- D.M.A. in the Musical Arts, with Cognate in Opera Direction and Production, University of Cincinnati, Cincinnati Conservatory of Music
- M.M. Voice Performance, Kent State University
- B.M. Music Education, Kent State University
Associate Professor, Voice and Opera
Area Coordinator, Voice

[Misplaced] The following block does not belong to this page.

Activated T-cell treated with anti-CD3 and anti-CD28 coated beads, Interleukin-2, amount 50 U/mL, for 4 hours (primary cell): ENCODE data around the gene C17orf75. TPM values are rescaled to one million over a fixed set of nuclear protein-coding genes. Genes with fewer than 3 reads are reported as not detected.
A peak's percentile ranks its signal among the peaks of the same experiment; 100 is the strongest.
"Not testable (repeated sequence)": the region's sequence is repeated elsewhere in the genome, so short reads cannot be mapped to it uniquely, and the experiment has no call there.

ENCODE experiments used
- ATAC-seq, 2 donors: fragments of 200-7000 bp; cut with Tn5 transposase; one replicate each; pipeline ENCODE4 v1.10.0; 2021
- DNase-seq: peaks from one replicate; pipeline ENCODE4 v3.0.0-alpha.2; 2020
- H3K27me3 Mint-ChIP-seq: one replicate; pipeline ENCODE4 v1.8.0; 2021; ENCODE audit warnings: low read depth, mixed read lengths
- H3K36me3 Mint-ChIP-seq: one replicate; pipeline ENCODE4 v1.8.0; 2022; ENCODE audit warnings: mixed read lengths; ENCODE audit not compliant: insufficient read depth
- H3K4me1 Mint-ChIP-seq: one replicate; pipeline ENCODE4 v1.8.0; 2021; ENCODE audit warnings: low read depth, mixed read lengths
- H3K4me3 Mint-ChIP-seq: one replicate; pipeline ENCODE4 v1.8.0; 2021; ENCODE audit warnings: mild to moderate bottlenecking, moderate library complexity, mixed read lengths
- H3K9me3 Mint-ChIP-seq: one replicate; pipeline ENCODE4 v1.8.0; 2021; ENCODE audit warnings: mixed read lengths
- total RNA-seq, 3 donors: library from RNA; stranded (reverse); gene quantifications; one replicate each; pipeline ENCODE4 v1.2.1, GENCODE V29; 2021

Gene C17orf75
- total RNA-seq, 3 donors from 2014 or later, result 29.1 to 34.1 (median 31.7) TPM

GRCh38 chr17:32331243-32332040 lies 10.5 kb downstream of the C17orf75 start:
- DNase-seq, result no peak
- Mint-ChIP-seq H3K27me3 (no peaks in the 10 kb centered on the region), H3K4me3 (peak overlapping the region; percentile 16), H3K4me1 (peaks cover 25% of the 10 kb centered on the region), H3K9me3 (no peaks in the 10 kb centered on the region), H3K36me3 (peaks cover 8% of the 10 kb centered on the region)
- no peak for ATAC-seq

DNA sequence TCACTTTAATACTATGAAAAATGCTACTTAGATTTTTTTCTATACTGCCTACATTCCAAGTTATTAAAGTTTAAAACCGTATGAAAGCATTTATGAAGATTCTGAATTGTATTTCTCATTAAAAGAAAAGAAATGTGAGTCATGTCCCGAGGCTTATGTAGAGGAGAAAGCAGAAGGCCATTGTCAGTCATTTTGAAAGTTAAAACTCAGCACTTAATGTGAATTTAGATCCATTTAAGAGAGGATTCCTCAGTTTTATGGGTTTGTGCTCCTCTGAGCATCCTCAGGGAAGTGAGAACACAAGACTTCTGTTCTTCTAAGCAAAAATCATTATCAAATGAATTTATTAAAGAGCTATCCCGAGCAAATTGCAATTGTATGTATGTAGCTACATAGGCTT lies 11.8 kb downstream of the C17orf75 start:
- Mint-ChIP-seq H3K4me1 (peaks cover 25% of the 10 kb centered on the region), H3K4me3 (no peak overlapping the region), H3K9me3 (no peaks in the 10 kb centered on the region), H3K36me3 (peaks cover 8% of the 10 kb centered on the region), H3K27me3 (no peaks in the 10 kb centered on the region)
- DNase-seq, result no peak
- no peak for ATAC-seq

Dr. Robison is an opera trailblazer who has had a significant impact on the vocal departments of several institutions. Currently Area Coordinator of Vocal Studies, Dr. Robison also teaches private lessons, acts as instructor for several Conservatory courses including Lyric Diction, and is the head of the Conservatory's Opera program. Her students have a wide variety of backgrounds and aspirations, and she is enthusiastic to work with each of them to push them to higher standards of excellence. Alumna Katelyn MacIntyre ('13) notes, "In my lessons she has blended a highly technical approach with a balanced focus on artistry and performance practice that has challenged me in all areas as a vocalist." Current student Elizabeth Sywulka ('15) also remarks, "She is truly a teacher who invests in the goals of her students and makes sure that they leave Biola prepared for the next step in their plans."